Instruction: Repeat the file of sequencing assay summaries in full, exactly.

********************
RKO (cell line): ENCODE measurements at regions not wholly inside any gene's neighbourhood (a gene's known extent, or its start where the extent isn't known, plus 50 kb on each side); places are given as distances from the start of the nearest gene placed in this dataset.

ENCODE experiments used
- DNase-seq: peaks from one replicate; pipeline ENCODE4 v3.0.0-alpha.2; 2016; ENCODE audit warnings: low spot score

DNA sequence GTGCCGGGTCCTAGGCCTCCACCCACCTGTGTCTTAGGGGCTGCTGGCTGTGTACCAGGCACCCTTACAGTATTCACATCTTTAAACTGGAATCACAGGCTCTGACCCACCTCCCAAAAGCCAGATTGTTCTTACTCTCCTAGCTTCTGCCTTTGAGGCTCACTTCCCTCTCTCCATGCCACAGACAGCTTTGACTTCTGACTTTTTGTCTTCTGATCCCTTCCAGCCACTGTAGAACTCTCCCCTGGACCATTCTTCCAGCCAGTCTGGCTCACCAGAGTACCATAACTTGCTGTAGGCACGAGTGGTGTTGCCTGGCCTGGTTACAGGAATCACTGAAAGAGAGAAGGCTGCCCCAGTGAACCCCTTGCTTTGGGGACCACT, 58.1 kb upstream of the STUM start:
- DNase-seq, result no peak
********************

RKO (cell line): ENCODE measurements at regions not wholly inside any gene's neighbourhood (a gene's known extent, or its start where the extent isn't known, plus 50 kb on each side); places are given as distances from the start of the nearest gene placed in this dataset.

ENCODE experiments used
- DNase-seq: peaks from one replicate; pipeline ENCODE4 v3.0.0-alpha.2; 2016; ENCODE audit warnings: low spot score

DNA sequence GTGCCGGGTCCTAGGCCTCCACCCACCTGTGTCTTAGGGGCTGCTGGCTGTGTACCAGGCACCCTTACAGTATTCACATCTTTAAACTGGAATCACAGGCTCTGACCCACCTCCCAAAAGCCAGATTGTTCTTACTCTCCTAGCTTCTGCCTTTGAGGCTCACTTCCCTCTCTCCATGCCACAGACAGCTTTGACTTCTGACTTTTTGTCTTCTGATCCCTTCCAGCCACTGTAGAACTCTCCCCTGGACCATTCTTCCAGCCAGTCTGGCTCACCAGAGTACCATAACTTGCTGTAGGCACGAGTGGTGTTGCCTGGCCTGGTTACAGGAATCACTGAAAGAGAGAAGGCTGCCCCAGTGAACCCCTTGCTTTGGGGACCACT, 58.1 kb upstream of the STUM start:
- DNase-seq, result no peak